(WASHINGTON, February 16, 2016) The national average price of gas increased today for the first time in 20 days, but average prices are still at levels not seen since January 2009. The national average has fallen for 42 out of 47 days this year for a total savings of 30 cents per gallon. Today’s average price of $1.70 represents a savings of three cents per gallon on the week, 20 cents per gallon on the month and 55 cents per gallon compared to this same date last year.
Typical for this time of year, refinery production is beginning to drop as many refineries prepare for seasonal maintenance in advance of the summer driving season. In addition, some refineries reportedly have cut production because of abundant supplies and low prices. This decline in production has led to higher prices throughout the Midwest and slowed recent declines in the national average price of gas. Industry analysts expect this year’s spring maintenance season to peak in April, and pump prices are likely to rise in the coming months due to fluctuations in supply and demand associated with this process. However, unlike previous years, gasoline inventories are reportedly at higher-than-normal levels and the price of crude oil remains low. The combination of these two factors should help keep gas prices relatively low compared to recent years, though prices are likely to be a good deal higher by Memorial Day than they are today.
Hawaii ($2.61) is the nation’s most expensive market for retail gasoline and averages in the state are 21 cents per gallon higher than second-place California ($2.40). Alaska ($2.26), Nevada ($2.07) and Washington ($2.04) round out the top five most expensive markets and are the only states where drivers are paying average prices above the $2 per gallon threshold. The nation’s least expensive markets for gas are Oklahoma ($1.41), Missouri ($1.41) and Kansas ($1.44), and motorists in a total of 34 states are paying averages at or below $1.75 per gallon.
Gas prices in the majority of states (43) are down on the week. The largest weekly savings are in states west of the Rockies, including Nevada (-12 cents), California (-10 cents) and Arizona (-10 cents). Consumers in 11 states are benefitting from savings of a nickel or more per gallon over this same period. On the other end of the spectrum, prices are higher week-over-week in seven states with the biggest jumps in the Midwestern states of Indiana (+7 cents), Ohio (+7 cents) and Michigan (+6 cents). Several refineries in this region have reduced production due to lower prices and abundant supplies, and pump prices could continue to rise throughout the region as a result.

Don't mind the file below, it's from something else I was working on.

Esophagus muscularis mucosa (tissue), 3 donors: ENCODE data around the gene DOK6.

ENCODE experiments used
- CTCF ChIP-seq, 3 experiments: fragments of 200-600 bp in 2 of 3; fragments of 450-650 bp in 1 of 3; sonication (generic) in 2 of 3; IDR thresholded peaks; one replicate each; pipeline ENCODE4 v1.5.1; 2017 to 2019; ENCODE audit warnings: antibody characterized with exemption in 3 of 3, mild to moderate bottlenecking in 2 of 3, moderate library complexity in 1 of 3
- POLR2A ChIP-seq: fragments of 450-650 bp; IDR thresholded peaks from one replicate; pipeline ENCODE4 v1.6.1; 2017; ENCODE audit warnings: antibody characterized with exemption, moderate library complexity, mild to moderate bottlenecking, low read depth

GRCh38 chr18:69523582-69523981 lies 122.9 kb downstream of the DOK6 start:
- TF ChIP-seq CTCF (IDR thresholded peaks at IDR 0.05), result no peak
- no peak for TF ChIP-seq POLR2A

Monthly savings persist in every state and Washington, D.C., and with the exception of Hawaii (-3 cents) retail averages are down by double digits over this same period. Averages are lower in nine states by a quarter or more per gallon with the largest drops in California (-38 cents), Nevada (-36 cents) and Washington (-30 cents). This time last month the West Coast was dealing with lingering refinery challenges, which caused prices to move noticeably higher in the region. These refinery issues appear to be largely resolved and supply in the region has reportedly recovered, helping to push prices lower month-over-month.
The magnitude of yearly savings is beginning to widen again and retail averages are down in every state and Washington, D.C. year-over-year. Pump prices in the vast majority of states (47) are down by a quarter or more per gallon compared to a year ago, and motorists in 28 states are paying averages that are 50 cents or more per gallon less than this same date last year. The largest savings in price are in the Midwestern states of Illinois (-81 cents), Indiana (-76 cents), Michigan (-73 cents) and Ohio (-73 cents).
Speculation about future supply and demand is contributing to swings in the global price of crude oil. Market fundamentals continue to point to oversupply, though prices may continue to fluctuate in the near-term as rumors of production cuts and possible deals between OPEC and non-OPEC member countries influence the market.
Despite the lower price environment, there has not yet been a major reduction in U.S. oil production. WTI fell to its lowest point in nearly 13 years last week, largely due to an abundance of domestic oil supplies. The latest data from the EIA indicated a drop in crude oil stocks for the first time this year, though inventories remain elevated and are likely to increase in the coming weeks.
WTI rallied to end the week, and at the close of Friday’s formal trading session on the NYMEX, was up $3.23 to settle at $29.44 per barrel. The NYMEX was closed yesterday in observance of the President’s Day holiday.
Motorists can find current gas prices along their route with the free AAA Mobile app for iPhone, iPad and Android. The app can also be used to map a route, find discounts, book a hotel and access AAA roadside assistance. Learn more at AAA.com/mobile.